SC ruling on AGR: Telcos will have to pay ₹1.3-lakh crore

Our Bureau Mumbai | Updated on November 02, 2019

TDSAT’s order could be a major relief for Airtel and Vodafone Idea which had challenged the TRAI amendment

Incumbent telecom operators, including Airtel and Vodafone Idea, will have to cough up nearly ₹1.3 lakh crore after the Supreme Court dismissed their plea seeking a review of what constituted adjusted gross revenue (AGR).

The biggest impact will be on Vodafone Idea, which will have to pay dues of around ₹40,000 crore while Airtel will have to pay ₹35,000 crore. There will be not be any significant impact on Reliance Jio.

It is not clear how the balance ₹65,000 crore will be recovered by the Department of Telecom as most other operators, including Aircel, Tata Teleservices and Reliance Communications, have shut shop.

What is AGR?

The crux of the entire issue is what constitutes the operator’s AGR. Operators have to pay a part of their annual AGR as licence fee and spectrum usage charge. This arrangement was put in place in 1999 as part of a migration plan. The operators had bid astronomical amounts to acquire spectrum and then sought relief.

Under the 1999 migration plan, operators agreed to pay annual revenue share instead of an upfront fee. A few years later, the operators claimed that they are liable to pay revenue share only on income generated from telecom services. The DoT opposed this claim and wanted a share of income from non-licenced activities as well. The operators went to court and stopped paying revenue share on the disputed amount.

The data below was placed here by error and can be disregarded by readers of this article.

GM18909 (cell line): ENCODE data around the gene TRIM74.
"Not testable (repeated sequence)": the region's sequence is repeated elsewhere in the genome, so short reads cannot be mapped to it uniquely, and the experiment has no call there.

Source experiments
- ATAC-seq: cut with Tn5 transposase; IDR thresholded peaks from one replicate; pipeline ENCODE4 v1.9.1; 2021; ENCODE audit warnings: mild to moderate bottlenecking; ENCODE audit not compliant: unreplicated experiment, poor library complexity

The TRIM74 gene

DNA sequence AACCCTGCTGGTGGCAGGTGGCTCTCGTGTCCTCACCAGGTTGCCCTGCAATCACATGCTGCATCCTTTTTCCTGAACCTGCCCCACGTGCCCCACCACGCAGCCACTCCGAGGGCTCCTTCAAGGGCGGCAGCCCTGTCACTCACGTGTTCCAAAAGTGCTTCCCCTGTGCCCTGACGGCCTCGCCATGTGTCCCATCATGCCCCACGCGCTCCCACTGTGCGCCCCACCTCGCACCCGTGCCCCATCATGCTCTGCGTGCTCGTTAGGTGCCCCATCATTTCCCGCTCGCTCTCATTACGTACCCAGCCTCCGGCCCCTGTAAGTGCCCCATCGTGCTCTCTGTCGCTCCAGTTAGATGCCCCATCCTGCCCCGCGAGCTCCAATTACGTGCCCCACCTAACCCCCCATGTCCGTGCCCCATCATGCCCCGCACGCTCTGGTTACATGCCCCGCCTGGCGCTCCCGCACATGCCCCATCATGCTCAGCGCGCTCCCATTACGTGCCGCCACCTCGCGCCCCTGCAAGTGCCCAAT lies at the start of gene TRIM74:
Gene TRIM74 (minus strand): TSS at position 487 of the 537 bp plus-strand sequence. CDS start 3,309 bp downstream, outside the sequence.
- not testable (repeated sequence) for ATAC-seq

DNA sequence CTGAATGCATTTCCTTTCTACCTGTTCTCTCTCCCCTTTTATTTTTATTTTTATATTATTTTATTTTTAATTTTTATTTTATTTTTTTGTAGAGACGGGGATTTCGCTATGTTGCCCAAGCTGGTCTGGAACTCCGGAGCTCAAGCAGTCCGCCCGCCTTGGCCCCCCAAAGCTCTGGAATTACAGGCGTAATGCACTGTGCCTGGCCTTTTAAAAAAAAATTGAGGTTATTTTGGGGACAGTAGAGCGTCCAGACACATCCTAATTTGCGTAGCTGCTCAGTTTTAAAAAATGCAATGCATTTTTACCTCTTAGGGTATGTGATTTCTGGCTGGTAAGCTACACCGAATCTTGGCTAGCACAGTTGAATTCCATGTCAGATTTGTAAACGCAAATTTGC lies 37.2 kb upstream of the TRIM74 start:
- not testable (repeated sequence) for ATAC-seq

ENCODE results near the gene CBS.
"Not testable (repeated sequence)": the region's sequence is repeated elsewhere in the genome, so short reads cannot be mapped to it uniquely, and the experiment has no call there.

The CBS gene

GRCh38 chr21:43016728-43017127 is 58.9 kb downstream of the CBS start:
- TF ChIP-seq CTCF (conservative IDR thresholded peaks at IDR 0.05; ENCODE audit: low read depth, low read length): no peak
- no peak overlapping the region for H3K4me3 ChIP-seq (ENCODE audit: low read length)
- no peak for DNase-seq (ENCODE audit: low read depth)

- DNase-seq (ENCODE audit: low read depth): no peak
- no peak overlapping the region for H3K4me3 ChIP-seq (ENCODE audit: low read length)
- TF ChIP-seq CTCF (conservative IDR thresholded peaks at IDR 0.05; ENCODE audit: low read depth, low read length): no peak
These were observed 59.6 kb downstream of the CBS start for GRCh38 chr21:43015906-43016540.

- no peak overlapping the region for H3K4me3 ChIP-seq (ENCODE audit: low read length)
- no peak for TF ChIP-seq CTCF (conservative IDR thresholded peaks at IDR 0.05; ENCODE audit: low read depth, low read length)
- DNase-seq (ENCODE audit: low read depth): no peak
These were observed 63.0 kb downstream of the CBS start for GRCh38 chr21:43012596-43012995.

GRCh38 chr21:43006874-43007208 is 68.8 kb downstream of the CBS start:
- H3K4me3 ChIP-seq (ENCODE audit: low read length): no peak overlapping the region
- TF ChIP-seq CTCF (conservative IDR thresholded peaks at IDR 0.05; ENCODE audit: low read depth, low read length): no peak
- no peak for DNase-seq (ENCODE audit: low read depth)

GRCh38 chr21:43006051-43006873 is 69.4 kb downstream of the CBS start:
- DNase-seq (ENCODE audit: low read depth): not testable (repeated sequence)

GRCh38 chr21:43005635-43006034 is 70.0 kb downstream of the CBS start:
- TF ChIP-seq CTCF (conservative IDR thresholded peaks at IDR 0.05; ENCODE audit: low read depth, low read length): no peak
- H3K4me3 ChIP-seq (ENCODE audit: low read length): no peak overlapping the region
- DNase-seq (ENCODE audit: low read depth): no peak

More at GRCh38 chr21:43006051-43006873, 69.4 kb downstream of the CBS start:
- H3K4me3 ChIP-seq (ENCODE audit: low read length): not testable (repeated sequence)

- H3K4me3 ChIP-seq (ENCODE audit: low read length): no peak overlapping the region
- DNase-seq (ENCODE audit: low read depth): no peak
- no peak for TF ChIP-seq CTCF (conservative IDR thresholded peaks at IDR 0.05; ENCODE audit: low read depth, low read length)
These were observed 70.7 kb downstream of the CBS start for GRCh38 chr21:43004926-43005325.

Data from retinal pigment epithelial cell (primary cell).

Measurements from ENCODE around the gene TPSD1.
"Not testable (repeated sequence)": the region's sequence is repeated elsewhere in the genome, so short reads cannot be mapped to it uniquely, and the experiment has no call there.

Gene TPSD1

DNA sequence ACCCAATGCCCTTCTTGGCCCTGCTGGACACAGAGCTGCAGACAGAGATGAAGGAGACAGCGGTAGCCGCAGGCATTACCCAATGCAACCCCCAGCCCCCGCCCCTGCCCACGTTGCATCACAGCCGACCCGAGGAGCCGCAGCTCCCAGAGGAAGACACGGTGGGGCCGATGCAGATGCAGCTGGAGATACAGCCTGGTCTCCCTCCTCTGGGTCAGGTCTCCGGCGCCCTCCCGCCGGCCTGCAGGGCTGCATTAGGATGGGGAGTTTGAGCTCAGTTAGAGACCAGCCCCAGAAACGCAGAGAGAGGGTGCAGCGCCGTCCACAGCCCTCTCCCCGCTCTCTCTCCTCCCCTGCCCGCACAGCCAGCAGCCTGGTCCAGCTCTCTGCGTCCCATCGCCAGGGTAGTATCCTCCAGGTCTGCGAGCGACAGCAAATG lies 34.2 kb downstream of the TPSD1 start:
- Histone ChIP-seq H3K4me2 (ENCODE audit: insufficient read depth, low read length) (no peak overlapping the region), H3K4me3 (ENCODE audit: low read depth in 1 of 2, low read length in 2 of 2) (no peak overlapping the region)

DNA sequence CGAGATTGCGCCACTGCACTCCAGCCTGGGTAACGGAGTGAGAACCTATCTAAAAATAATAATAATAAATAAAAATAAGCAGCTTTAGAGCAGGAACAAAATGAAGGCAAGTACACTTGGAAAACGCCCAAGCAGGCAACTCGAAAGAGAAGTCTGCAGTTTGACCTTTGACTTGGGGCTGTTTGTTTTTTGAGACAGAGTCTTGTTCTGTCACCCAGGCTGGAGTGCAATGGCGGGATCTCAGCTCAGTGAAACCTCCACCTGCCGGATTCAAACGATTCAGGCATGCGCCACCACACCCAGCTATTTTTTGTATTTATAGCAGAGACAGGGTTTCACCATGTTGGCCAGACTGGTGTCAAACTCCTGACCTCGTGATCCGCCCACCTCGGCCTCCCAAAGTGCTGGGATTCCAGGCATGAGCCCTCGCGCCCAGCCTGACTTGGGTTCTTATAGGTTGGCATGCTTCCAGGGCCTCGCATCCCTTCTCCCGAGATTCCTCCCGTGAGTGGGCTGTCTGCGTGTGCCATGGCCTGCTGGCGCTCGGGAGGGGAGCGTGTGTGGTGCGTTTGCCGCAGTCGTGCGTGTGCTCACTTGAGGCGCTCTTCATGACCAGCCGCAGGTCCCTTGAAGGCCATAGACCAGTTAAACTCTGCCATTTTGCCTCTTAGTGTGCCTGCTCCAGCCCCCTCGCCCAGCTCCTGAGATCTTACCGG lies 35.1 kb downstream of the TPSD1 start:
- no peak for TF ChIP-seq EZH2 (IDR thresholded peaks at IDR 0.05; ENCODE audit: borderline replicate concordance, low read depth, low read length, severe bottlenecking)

Supreme Court ruling

Upholding the DoT’s view, the Supreme Court on Thursday said that except for income from termination fee and roaming charges, operators have to pay revenue share on all other income.

“The conduct of the licensees has also to be considered in the backdrop of the fact that the regime of revenue sharing was extremely beneficial than the previous regime of the fixed licence fee. When Government has parted with the privilege as to revenue on sharing basis under the license, and an agreement entered into, it ought to have been precisely followed,” the court said in a 153-page ruling, adding that there was no ambiguity on the meaning of revenue.

Once the contract has been entered into, the definition of gross revenue is binding, and the licensees cannot try to wriggle out of the decision by making impermissible attempts to depart from it. Given the definition of gross revenue, the same includes revenue from activities beyond the licence,” the three-judge bench said.

Industry unhappy

While the actual balance due from telcos is around ₹23,000 crore, DoT has slapped a penalty, with interest on the original amount. On the question of waiving the penalty and interest, the court said, “No litigant can be permitted to reap fruits on such inconsistent and untenable stands and litigate for decades in several rounds which is not so uncommon but is disturbing scenario projected in very many cases.”

The ruling comes at a time when both Airtel and Vodafone Idea are struggling under huge debt. “The Supreme Court’s judgement is the last straw in contributing to financial distress. It remains to be seen whether the industry will be able to recover from this,” said Rajan S Mathews of COAI.

Published on October 24, 2019

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